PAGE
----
Monday, 8 April 2013

Killington Wind Farm Proposal

Over the Easter weekend, we spent a few days bimbling round the fells and dales of this beautiful corner of the world. We had to drive home on the Monday, but before doing so we did a little circuit from Sedbergh, and I came across a leaflet about the proposed new wind farm at Killington Lakes.

Now there is a lot to this, and I don’t propose to go into the nitty gritty here in full. But links are provided for anyone that wants to find out more about the contractors:

and about the “against” campaign:

Local villagers have voted in support of the proposal (I’ll come back to that in a minute). Never mind the fact that it will be sited between two other wind farms – Armistead (3-5km away) and Lambrigg (1-2km away) in an area not long ago mooted for inclusion into a connecting corridor between the LDNP and the YDNP (and the subsequent “protection” that would imbue). And never mind that the “artists impression” in the advertising made these look smaller and further apart with the clever use of perspective, or that the turbines mooted for Killington will actually be 32m (100ft) higher than neighbouring Armistead, making them 132m high. There might only be three turbines proposed, but for those not familiar with metric measurements, and I daresay that will be quite a few (another ploy by the planners to play down the impact) that means in old money they will be 433ft high – the tallest, I am led to understand, ever built on land in the UK.

Never mind, either, that they can be seen from Sedbergh, Kendal, and all the surrounding fells including, but not limited to, the Howgills, Middleton Fell, Barbon & Casterton Fells, Scout Scar, Grayrigg, and Whinfell Beacon.

Never mind the limited contribution these three turbines can make, or that the net CO2 reduction will be almost infinitesimal.

Also, never mind opposition to the scheme from the RSPB, Natural England, YDNP, the Yorkshire Dales Society, Friends of the Lake District, Cameron McNeish, all local parishes except one, two local MPs (Tim Farron and Rory Stewart) and even Cumbria County Council! Or that Killington parish, where the turbines will NOT be visible from, have opposed all other (visible) wind farm applications in the past! Or that the support from residents ran out at 55% - a majority, but hardly a convincing one.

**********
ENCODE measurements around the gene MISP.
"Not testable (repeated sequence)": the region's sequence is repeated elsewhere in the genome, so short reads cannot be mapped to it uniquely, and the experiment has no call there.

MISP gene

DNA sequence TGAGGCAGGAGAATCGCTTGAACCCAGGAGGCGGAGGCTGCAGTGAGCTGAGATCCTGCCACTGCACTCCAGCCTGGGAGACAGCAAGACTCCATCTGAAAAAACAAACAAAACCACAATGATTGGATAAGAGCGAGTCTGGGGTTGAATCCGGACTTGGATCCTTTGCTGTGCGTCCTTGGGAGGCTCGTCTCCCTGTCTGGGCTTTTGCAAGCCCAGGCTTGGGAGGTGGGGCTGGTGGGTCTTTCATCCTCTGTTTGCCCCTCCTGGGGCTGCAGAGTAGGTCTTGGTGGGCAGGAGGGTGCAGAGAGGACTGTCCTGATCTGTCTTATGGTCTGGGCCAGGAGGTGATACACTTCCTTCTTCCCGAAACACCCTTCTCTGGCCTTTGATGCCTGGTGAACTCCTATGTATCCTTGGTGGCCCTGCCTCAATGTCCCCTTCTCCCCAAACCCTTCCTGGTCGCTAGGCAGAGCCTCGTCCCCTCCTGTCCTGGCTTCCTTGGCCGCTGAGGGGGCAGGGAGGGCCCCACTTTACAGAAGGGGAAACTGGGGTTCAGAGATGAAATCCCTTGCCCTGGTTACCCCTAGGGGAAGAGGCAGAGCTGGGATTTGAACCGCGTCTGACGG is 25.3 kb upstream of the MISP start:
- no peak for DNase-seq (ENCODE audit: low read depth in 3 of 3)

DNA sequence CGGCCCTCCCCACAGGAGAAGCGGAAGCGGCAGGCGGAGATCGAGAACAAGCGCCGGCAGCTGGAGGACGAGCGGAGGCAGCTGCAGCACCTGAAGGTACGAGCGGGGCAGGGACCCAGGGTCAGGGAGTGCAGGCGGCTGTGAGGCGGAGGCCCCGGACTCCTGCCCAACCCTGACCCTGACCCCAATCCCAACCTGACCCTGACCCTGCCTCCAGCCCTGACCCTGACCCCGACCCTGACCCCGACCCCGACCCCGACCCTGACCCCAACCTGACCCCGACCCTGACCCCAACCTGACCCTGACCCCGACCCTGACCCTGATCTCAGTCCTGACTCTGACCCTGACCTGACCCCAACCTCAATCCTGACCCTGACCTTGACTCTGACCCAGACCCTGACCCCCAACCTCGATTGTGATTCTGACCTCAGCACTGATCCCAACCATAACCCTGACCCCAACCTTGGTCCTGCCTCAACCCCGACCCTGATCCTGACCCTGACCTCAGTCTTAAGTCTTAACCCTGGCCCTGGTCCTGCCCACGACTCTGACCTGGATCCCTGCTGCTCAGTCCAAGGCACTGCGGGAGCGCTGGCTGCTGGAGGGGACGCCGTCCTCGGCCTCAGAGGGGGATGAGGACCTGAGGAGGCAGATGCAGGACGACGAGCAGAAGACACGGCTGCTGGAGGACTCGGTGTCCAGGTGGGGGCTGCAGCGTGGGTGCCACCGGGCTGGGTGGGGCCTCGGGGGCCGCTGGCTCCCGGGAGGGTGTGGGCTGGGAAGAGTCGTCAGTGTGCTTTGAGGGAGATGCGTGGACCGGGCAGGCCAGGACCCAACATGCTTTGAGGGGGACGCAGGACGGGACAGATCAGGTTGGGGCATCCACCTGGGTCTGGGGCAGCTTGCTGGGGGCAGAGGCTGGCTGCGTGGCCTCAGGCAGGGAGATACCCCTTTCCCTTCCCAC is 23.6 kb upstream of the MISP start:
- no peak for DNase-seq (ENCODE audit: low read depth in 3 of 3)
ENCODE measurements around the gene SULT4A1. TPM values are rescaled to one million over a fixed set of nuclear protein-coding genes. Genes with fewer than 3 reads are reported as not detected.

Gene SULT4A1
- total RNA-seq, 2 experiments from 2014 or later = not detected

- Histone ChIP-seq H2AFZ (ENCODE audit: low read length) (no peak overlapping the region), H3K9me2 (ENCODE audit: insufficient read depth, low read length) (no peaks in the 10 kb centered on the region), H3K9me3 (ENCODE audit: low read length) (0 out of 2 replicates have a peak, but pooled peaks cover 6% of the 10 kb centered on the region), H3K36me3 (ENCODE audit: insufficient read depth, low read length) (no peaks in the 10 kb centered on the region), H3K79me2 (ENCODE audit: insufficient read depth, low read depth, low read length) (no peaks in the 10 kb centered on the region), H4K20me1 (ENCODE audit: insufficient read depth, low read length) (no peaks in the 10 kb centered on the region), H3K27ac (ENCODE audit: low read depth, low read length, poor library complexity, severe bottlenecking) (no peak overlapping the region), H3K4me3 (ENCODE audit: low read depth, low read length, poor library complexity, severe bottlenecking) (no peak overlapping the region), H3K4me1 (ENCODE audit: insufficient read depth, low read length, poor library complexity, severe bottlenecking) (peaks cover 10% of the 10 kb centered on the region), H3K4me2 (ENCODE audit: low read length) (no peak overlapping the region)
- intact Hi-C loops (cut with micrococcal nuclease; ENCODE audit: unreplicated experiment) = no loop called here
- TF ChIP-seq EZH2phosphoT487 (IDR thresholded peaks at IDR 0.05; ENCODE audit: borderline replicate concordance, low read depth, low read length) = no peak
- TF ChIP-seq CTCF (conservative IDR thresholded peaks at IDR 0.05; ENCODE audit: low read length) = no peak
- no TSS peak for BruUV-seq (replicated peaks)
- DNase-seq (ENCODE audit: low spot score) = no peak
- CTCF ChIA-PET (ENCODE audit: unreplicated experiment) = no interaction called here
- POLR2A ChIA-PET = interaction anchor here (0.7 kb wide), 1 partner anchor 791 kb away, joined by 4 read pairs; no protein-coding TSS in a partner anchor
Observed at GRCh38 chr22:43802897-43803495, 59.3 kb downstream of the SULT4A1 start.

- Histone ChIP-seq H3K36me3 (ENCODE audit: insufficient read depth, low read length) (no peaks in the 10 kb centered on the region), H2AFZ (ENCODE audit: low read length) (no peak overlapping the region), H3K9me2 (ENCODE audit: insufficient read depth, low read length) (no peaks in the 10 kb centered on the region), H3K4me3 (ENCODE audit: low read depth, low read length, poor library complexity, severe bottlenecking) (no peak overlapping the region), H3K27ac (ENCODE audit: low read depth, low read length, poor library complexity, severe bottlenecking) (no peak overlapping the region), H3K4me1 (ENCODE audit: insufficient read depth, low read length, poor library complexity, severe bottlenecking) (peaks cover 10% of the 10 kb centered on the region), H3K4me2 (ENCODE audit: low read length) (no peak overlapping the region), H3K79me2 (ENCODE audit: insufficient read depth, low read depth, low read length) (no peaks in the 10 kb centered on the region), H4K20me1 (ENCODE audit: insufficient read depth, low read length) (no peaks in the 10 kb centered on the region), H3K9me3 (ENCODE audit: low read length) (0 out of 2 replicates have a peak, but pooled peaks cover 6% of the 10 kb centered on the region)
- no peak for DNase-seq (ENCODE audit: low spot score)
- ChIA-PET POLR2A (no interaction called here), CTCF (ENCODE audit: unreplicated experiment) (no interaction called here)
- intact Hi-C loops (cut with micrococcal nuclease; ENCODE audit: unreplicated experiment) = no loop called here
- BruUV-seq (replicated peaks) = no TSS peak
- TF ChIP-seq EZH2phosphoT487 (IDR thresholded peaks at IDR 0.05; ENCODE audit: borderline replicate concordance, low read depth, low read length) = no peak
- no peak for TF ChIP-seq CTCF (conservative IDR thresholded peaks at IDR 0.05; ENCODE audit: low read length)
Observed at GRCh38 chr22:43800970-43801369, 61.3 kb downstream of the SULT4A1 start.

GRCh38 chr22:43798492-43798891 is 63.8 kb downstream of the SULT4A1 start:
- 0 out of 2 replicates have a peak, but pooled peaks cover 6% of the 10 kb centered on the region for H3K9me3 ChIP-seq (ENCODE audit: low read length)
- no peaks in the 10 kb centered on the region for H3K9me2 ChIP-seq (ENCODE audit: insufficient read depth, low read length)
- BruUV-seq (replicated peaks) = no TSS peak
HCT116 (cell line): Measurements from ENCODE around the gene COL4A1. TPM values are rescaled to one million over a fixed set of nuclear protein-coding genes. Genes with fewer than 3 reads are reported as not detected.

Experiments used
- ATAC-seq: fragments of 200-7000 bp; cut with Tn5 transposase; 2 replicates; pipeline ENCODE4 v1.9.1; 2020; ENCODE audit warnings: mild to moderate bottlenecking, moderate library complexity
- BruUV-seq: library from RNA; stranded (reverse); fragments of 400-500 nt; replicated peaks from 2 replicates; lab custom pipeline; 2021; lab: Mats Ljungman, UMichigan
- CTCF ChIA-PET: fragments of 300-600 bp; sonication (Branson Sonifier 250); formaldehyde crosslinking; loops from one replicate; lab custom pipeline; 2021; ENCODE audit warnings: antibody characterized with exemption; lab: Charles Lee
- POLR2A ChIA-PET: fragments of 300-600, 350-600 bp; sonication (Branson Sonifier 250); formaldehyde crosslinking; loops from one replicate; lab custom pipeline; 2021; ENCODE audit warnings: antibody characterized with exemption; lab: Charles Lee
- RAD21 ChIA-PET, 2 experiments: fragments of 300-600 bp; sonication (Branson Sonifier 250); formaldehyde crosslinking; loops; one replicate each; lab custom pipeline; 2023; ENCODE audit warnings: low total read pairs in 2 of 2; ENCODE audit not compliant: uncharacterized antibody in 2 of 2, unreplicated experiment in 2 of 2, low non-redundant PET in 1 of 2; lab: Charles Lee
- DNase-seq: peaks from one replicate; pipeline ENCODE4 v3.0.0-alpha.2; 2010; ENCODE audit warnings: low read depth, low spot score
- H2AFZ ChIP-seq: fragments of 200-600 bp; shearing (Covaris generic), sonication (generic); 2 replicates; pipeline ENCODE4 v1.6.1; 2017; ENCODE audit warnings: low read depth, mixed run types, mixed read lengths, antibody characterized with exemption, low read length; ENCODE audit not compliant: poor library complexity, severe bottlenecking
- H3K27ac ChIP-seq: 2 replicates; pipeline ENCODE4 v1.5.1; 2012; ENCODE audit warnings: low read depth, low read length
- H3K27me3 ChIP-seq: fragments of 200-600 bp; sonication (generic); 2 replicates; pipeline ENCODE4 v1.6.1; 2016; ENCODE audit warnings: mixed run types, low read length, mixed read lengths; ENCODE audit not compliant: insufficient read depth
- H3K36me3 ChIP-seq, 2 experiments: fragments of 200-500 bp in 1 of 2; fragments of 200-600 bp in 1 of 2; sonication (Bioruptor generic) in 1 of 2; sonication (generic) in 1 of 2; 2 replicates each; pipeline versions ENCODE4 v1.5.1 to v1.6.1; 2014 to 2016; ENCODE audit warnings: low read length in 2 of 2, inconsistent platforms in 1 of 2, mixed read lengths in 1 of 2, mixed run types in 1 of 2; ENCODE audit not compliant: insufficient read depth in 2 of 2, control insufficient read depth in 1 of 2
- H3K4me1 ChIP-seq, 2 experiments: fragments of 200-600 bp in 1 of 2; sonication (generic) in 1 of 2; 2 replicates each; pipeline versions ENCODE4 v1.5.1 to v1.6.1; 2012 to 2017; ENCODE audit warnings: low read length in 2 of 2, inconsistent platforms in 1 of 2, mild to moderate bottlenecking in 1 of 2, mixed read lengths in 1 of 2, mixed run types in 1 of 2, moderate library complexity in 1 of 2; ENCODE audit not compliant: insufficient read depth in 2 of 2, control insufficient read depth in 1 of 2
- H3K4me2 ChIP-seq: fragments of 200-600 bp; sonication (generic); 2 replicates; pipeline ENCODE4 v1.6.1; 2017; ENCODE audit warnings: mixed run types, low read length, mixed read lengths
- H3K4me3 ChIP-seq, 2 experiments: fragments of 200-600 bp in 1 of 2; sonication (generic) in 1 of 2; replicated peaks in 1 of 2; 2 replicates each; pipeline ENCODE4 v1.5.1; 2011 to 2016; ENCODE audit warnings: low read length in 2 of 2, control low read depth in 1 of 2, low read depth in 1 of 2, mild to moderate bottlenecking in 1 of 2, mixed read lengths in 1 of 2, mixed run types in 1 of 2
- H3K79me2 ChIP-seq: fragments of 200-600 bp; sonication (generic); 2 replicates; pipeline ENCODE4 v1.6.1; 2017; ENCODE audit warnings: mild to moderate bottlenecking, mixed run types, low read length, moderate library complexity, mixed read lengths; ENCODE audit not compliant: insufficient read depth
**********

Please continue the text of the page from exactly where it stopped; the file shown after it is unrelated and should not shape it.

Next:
No, ignore all that for a moment and I’ll tell you what REALLY stuck in my craw.

What with all the opposition (both currently and historically) to the scheme from the local community, the wider lack of support from surrounding parishes and towns, objections from local politicians and argument against from a variety of interested bodies directly linked with tourism, wildlife and protection of the area/National parks, you may be wondering why the local parishioners voted in favour of the scheme?

Well, I’ll tell you – it’s because they've had a FUCKING GREAT BRIBE!

OK, so this bribe has been camouflaged in such a way as to salve the conscience of both briber and bribee, but bribe it is, nevertheless. Here is a quote directly from Banks Renewables website about the scheme:

“Banks has also developed new initiatives around tackling fuel poverty and improving local broadband access as part of the wind farm project, in response to comments from local people about how the community benefits fund that would be associated with the wind farm might best be used.

The final decision on how to allocate the fund, which will amount to around £675,000 over the 25-year lifespan of the scheme, will be agreed with local people, and the broadband and fuel efficiency schemes have been put forward by Banks as examples of how the money might be used to secure a positive, long-term local legacy for the wind farm”.

For balance, and in the spirit of even-handedness, here is a link to the full press release: